The study of humans as revealed by the past
History is the study of humans as revealed by the past. The study of history is an
indispensable intellectual endeavor for students who desire to understand and appreciate
the human condition in all its diversity, as well as the historical process that has
shaped their personal lives. The Department of History offers a wide array of courses
in the history of Asia, Africa, Europe, Latin America, and the United States designed
to acquaint students with the complexities of today's multicultural "global village"
and to deepen their understanding of the events, opinions, ideas, and facts they will
need to make informed political, social, and personal judgments throughout their lives.
The study of history provides an appropriate background for almost any career. The history degree is particularly useful in preparation for professional and graduate studies, such as law and religion. The non-professional historian can find a rewarding career in teaching, archival work, museums, journalism, government, administration, and other occupations that call for a strong liberal arts background. From world history to religious studies, from law schools to journalism, ETSU's Department of History prepares students for career and graduate school success!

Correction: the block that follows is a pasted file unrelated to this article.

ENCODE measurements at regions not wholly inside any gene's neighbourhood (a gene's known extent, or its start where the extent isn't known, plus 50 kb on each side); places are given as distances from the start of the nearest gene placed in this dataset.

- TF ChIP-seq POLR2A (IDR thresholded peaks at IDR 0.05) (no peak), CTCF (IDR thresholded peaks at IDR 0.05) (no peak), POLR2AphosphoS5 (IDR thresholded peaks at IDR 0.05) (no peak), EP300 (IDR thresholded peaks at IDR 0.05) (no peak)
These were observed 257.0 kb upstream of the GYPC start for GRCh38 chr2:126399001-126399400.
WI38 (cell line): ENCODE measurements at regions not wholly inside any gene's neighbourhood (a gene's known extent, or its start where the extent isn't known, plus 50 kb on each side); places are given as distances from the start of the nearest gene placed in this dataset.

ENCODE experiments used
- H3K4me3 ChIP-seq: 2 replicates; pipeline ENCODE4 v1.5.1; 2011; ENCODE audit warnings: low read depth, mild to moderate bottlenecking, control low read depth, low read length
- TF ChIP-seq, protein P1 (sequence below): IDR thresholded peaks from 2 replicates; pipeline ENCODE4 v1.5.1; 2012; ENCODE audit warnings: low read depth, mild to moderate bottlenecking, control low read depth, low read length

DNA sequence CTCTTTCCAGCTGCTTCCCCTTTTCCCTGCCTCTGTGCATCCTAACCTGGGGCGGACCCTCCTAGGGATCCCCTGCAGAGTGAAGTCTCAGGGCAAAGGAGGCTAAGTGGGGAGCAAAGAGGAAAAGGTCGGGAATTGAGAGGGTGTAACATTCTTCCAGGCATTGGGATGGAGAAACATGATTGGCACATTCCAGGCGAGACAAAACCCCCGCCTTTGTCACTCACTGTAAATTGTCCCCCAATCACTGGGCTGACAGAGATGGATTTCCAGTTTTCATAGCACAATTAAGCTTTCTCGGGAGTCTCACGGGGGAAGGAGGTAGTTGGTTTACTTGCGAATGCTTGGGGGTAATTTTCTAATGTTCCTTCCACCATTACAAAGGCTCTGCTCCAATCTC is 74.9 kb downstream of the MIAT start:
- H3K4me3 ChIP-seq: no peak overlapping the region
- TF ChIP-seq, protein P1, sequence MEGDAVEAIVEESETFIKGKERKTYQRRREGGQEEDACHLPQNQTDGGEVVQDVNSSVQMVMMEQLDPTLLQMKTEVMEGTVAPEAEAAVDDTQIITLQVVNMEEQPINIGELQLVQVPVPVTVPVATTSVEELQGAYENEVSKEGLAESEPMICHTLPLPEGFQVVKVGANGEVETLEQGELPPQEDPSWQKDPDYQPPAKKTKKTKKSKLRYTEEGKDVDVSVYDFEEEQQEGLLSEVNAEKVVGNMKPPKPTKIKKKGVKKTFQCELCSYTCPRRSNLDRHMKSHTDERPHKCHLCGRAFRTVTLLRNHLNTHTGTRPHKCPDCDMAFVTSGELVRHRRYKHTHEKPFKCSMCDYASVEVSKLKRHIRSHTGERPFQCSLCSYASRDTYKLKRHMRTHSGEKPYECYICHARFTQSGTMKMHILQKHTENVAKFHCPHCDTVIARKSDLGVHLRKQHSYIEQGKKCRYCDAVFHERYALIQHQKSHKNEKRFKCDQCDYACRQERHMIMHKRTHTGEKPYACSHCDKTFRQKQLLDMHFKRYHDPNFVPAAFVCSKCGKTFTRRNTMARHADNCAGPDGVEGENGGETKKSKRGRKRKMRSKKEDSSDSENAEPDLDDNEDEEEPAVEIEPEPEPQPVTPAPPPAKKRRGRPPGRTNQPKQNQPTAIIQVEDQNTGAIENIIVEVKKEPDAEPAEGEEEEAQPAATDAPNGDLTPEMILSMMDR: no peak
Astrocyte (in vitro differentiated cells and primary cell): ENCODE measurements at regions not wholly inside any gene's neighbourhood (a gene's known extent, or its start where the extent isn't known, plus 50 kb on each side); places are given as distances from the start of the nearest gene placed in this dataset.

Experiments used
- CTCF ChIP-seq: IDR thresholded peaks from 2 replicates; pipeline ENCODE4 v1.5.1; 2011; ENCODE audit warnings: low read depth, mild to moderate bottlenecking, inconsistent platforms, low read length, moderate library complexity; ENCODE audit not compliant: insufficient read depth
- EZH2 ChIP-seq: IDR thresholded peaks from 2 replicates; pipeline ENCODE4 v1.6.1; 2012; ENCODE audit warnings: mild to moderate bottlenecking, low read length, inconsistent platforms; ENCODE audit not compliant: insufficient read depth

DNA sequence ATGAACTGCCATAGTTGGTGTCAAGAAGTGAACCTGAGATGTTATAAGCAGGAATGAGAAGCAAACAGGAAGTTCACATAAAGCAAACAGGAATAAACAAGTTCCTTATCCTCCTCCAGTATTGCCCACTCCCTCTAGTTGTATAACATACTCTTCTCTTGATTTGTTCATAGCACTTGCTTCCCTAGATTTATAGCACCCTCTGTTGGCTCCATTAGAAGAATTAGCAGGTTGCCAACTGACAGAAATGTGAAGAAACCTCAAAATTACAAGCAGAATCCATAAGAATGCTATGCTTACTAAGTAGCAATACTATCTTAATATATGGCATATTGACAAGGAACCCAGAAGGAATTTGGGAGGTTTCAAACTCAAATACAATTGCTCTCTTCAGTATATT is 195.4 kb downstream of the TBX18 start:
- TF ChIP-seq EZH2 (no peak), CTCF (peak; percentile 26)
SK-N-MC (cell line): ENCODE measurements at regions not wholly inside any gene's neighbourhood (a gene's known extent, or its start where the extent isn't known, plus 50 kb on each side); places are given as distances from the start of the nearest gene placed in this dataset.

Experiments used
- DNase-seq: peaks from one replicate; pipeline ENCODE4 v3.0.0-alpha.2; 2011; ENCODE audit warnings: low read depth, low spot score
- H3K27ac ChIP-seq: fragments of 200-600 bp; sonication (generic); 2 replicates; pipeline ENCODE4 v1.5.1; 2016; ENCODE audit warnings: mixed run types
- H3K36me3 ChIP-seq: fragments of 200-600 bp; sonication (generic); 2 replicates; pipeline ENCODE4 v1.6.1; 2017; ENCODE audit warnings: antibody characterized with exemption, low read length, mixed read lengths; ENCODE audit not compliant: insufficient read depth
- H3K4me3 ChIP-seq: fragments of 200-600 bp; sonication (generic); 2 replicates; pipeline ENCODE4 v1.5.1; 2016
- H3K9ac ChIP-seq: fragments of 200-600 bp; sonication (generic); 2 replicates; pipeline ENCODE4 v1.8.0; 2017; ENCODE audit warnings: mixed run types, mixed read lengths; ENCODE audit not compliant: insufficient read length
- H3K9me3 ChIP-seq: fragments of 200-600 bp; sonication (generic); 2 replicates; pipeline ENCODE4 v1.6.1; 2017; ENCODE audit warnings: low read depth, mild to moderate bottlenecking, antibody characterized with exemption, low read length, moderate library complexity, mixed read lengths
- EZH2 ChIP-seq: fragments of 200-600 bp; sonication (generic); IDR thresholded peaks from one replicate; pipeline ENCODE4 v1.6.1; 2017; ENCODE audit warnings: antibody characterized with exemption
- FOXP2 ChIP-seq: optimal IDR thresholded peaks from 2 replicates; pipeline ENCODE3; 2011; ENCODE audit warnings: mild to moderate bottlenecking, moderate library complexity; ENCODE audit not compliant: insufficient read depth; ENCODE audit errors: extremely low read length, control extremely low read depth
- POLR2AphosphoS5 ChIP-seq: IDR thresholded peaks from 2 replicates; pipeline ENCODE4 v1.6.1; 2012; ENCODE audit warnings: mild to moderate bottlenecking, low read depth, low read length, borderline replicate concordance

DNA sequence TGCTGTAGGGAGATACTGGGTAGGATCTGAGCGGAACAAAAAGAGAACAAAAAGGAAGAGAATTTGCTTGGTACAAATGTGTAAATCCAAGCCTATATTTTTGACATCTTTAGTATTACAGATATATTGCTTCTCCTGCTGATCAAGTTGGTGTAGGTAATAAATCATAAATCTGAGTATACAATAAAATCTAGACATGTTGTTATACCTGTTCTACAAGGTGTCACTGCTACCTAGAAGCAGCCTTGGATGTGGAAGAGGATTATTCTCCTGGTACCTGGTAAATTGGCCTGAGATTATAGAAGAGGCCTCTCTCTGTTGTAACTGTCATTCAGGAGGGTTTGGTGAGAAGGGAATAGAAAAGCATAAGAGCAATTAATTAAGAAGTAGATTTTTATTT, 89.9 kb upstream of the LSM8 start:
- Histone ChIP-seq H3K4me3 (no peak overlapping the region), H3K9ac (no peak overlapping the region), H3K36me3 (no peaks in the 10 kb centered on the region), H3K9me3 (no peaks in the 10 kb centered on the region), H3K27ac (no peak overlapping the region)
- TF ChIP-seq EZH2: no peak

Historical Events in December
December 1, 1955:
In Montgromey Alabama, Rosa Parks is jailed for refusing to give up her seat on a public bus to a white man. Her actions led to the successful Montgomery Bys Boycott organized by a young minister named Martin Luther King Junior.
December 7, 1941:
At 7:55 a.m. Hawaii time, 360 Japanese warplanes descended on the U.S Naval base at Pearl Harbor in a devastating surprise attack. That attack was a critical blow to the U.S. Pacific fleet and officially drew the United States into World War Two.
December 16, 1773:
In Boston Harbor, a group of Massachusetts colonists disguised as Mohawk Indians
board British cargo ships and dump over 300 chests of tea into the harbor. The midnight
raid became known as the Boston Tea Party and the event signaled an escalation in
tensions between the British and the colonists.
December 25, 1914:
Shortly after midnight on Christmas morning, German troops cease firing their guns and artillery and begin to sing Christmas carols. Along certain points of the eastern and western fronts, Soldiers from opposing sides climb out of their trenches to exchange gifts and sing carols. In one instance even a friendly soccer game was played amongst German and British troops.